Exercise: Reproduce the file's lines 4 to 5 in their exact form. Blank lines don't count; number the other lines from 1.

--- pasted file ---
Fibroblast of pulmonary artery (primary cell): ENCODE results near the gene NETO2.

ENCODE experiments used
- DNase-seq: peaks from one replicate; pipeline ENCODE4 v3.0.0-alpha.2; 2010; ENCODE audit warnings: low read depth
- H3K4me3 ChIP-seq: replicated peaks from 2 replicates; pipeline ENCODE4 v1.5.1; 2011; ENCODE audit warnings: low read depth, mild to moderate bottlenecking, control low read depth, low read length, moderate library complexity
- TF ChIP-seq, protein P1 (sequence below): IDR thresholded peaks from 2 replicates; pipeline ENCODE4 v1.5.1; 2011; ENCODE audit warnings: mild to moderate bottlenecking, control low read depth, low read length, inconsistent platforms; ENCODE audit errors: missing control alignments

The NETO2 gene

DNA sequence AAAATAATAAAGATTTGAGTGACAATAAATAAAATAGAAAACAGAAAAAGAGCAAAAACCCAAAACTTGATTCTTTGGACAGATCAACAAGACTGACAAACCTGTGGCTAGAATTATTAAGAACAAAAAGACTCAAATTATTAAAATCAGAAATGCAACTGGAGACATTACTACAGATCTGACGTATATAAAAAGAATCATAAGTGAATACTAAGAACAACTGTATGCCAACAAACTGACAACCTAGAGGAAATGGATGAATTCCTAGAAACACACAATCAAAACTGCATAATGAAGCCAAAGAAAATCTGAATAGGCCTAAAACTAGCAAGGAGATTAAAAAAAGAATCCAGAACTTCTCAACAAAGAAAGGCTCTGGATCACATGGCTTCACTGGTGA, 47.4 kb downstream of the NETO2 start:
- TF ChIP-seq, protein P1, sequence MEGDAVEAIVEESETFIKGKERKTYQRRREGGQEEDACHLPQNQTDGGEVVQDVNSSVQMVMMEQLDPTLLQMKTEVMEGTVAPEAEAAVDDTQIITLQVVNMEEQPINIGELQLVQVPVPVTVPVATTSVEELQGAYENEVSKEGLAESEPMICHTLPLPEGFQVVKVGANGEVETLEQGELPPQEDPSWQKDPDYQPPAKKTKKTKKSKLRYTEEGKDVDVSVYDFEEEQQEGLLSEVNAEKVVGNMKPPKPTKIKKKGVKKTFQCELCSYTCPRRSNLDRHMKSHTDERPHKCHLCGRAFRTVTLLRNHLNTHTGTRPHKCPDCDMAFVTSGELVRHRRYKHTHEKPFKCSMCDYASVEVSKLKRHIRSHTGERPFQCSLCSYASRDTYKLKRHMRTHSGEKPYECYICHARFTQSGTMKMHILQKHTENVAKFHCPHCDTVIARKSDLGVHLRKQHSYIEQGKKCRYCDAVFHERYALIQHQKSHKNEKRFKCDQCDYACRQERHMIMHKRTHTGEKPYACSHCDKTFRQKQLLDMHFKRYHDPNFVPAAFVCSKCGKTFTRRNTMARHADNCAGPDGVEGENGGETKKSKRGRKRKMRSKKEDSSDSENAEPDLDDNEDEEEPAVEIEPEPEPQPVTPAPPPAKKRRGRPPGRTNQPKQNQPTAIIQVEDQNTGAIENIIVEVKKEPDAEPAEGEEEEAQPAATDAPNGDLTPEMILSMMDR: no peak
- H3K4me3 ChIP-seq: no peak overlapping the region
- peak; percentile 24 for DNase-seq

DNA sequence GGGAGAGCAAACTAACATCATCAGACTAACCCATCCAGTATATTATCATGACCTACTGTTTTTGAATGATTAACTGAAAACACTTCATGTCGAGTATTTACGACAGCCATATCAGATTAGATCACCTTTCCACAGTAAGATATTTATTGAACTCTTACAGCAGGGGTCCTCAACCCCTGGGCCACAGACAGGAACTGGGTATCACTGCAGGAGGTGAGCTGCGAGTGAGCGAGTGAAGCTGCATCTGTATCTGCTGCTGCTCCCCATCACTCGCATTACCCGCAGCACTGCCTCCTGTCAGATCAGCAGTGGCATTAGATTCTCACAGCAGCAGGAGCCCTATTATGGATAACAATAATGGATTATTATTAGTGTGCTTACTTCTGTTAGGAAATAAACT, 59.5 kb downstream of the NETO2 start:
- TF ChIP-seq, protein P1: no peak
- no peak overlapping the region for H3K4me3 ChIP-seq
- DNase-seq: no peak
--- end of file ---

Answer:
- H3K4me3 ChIP-seq: replicated peaks from 2 replicates; pipeline ENCODE4 v1.5.1; 2011; ENCODE audit warnings: low read depth, mild to moderate bottlenecking, control low read depth, low read length, moderate library complexity
- TF ChIP-seq, protein P1 (sequence below): IDR thresholded peaks from 2 replicates; pipeline ENCODE4 v1.5.1; 2011; ENCODE audit warnings: mild to moderate bottlenecking, control low read depth, low read length, inconsistent platforms; ENCODE audit errors: missing control alignments